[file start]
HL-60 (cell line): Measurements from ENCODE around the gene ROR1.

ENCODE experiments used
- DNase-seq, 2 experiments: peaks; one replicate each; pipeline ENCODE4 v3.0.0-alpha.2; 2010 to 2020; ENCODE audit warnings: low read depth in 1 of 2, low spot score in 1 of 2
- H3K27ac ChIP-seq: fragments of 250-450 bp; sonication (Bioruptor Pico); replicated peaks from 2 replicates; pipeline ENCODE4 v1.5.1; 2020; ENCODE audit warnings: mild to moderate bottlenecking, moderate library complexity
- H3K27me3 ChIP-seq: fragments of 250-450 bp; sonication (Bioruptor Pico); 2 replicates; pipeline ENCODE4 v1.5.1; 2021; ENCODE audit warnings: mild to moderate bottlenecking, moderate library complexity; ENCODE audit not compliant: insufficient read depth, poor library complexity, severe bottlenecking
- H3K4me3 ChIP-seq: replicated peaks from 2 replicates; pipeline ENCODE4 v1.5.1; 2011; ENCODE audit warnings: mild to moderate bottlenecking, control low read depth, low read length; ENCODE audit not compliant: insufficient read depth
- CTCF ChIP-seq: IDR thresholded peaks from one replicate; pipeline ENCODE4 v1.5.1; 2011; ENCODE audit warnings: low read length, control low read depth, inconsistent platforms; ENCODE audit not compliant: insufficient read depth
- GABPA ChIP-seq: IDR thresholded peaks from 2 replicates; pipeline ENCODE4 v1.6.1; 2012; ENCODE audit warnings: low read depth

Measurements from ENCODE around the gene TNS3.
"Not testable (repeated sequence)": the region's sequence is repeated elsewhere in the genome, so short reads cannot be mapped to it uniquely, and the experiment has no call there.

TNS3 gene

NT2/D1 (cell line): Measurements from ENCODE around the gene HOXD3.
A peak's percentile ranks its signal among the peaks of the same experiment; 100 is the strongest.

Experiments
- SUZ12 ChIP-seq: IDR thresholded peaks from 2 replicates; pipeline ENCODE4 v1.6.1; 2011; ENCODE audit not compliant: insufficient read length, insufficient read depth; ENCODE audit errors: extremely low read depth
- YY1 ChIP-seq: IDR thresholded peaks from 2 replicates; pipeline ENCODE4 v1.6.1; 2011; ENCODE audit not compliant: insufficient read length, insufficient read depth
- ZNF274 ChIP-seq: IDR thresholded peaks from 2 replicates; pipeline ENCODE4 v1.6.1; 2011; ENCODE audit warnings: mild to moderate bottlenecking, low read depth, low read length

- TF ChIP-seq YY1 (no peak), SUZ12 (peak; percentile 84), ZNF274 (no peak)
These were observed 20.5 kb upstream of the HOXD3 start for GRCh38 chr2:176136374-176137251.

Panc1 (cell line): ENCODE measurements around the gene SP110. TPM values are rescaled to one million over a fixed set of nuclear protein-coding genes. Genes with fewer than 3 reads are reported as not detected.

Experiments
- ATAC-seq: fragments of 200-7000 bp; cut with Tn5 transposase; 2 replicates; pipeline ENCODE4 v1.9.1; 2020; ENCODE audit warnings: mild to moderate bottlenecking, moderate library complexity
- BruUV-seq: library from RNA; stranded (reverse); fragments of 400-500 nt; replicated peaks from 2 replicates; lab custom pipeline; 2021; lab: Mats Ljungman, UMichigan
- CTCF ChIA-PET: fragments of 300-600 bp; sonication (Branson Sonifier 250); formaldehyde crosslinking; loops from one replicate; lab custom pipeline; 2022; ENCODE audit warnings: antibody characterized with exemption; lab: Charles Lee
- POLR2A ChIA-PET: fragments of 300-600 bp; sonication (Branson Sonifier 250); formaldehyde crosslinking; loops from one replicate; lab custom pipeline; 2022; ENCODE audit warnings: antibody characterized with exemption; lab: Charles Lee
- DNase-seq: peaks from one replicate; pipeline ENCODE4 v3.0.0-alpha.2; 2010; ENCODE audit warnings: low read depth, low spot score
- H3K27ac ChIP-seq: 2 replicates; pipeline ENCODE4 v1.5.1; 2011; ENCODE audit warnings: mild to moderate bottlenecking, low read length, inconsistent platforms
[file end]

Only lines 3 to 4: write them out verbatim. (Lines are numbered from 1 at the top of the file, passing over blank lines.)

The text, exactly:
- DNase-seq, 2 experiments: peaks; one replicate each; pipeline ENCODE4 v3.0.0-alpha.2; 2010 to 2020; ENCODE audit warnings: low read depth in 1 of 2, low spot score in 1 of 2
- H3K27ac ChIP-seq: fragments of 250-450 bp; sonication (Bioruptor Pico); replicated peaks from 2 replicates; pipeline ENCODE4 v1.5.1; 2020; ENCODE audit warnings: mild to moderate bottlenecking, moderate library complexity